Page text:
Review: Drupal 7 First Look

Drupal 7 is in the RC phase, so it's time to begin thinking about your upgrade from 6 to 7. (My condolences if you're having to think about a 5 to 7 upgrade) I wish to present to you my thoughts on a new book which will prove rather helpful in upgrading your thinking to the new hotness of Drupal 7.

Drupal 7 is as different from Drupal 6 as that one was from Drupal 5. Making the upgrade seems to involve not just the technical stuff of the upgrade process, but also understanding what's new and how things are different. This book will give you a very good grounding in that newness.

The book is very clearly written, and seems to assume a basic understanding of Drupal already. For example Chapter 1 is not a basic introduction to Drupal, but a "What's New in Drupal 7". Obviously to start with "what's new" the reader must already understand Drupal.

That first chapter gives an excellent overview of the new things, and even the "unmet goals" and what's been removed.

Chapter 2 moves on to installing or upgrading to Drupal 7. Both are well explained with the upgrade process being well thought out. For some reason this chapter includes a section on writing installation profiles. While interesting and useful, that's not an activity one typically does during typical installation or upgrade, and instead is something a Drupal Developer does. This section feels out of place.

The next chapter covers "Site Building with Drupal 7", which is about creating content. The focus however is on what's changed between 6 and 7 in creating content. The add/edit node form has changed quite a bit, especially with these newfangled vertical tab thingies. This chapter includes a discussion of taxonomies, and especially that taxonomies can now have fields making taxonomy terms a much more interesting sort of object.

The next chapter covers the administration section of Drupal. For Drupal 7 they rethought the organization and operation of this area quite a bit, and this chapter goes through each major area discussing navigation and configuration. It doesn't have a comprehensive listing of each screen and setting, which would make the book way too long, and in any case the Drupal 7 redesign would have been a failure if the author of this book felt it necessary to document every screen. What's here is enough to get a good feel for the layout and content, but of course to properly grok the admin area one must spend some time there.

Starting with chapter 5 the book is definitely for those who are writing code of one sort or another. Chapter 5 dives into the theming layer, showing what's new in Drupal 7 theming.

A most interesting change is that page.tpl.php has been split into html.tpl.php and page.tpl.php. Hurm. I'm sure there's a good reason for that. In any case the book does a good job of stepping through the default .tpl.php files, and explaining the purpose and how to copy and modify them. It's possible to use the information in this book to build an entire theme, though it's helpful to already be familiar with Drupal theming.

One of the biggest changes for Drupal 7 was DBTNG which changed things around to use PHP PDO for database portability rather than the homegrown portability layer. Chapter 6 goes over DBTNG. The discussion is very developer-centric and useful if you're upgrading a module to use the new database code. There is a big gap in this chapter in something that I understand is possible, that I want to know how to do, and which isn't explained. Namely, I've heard it's possible to split the database among several databases and to for example store all your fields in a MongoDB instance. The chapter discusses setting up multiple database definitions, writing code to make queries against one database or another, but it doesn't describe this administrator-centric task of causing Drupal to store all the fields in one database, and everything else in another. The administrator in me wants to do this with no coding, or else just a few bits of boilerplate you stick in settings.php. The relevant chapter in the book is developer-centric, and is enjoyable to the developer in me, while not satisfying my inner administrator.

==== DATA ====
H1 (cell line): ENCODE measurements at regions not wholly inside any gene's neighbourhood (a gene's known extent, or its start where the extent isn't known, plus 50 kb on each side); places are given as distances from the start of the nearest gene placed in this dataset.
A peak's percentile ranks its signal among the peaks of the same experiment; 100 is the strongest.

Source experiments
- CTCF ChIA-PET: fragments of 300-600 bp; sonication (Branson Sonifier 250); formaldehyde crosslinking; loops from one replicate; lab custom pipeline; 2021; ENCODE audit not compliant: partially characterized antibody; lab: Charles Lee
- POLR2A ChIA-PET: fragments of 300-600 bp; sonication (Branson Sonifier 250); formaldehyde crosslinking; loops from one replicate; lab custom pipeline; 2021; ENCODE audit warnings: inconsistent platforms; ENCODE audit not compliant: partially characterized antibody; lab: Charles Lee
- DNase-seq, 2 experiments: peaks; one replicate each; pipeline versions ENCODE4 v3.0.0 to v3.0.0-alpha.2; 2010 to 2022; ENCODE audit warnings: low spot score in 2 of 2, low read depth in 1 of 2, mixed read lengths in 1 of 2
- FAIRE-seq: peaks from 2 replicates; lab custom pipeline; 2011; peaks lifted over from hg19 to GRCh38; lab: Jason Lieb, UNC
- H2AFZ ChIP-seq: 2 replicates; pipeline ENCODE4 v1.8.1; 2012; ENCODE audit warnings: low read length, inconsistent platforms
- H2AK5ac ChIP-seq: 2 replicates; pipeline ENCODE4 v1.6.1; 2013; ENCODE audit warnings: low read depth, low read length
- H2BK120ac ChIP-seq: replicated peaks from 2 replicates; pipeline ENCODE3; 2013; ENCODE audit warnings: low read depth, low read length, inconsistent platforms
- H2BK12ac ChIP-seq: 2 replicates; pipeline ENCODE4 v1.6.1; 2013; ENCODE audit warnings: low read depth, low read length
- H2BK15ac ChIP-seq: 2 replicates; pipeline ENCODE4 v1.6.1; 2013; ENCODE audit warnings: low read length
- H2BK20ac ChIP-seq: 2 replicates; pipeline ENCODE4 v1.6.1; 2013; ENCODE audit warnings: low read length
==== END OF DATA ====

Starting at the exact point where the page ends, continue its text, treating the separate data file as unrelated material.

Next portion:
Chapter 7 is the one labeled "Drupal 7 for Developers" even though we've been in developer-land for a couple chapters now. This chapter covers a bunch of stuff other than theming and databases. This chapter is a long list of sections with titles like hook_modules_disabled, hook_url_inbound_alter, and the like. Get used to reading about hooks and other method names. The section covering the new Field API is very short, considering how important it is. There is not enough information here to write a new Field implementation.

The book, Drupal 7 A First Look, is a very useful tool in grokking the update from 6 (or even 5) to 7. It will give you a good grounding in the newness and it's pretty darn comprehensive. Some sections are too brief to tell you everything one needs to know, but the author has very liberally sprinkled drupal.org URL's throughout the book. For example with my question above on database configuration, there are several URL's listed in the book that sound like the right place to go. The section on the Field API that's not enough to write Field implementations, has several URL's that point to drupal.org documentation. With a title containing "First Look" one shouldn't expect this book to be very in-depth, and it's extremely useful to have all the URL's for further exploration.

This book is recommended for Drupal administrators and developers looking to do the upgrade thing.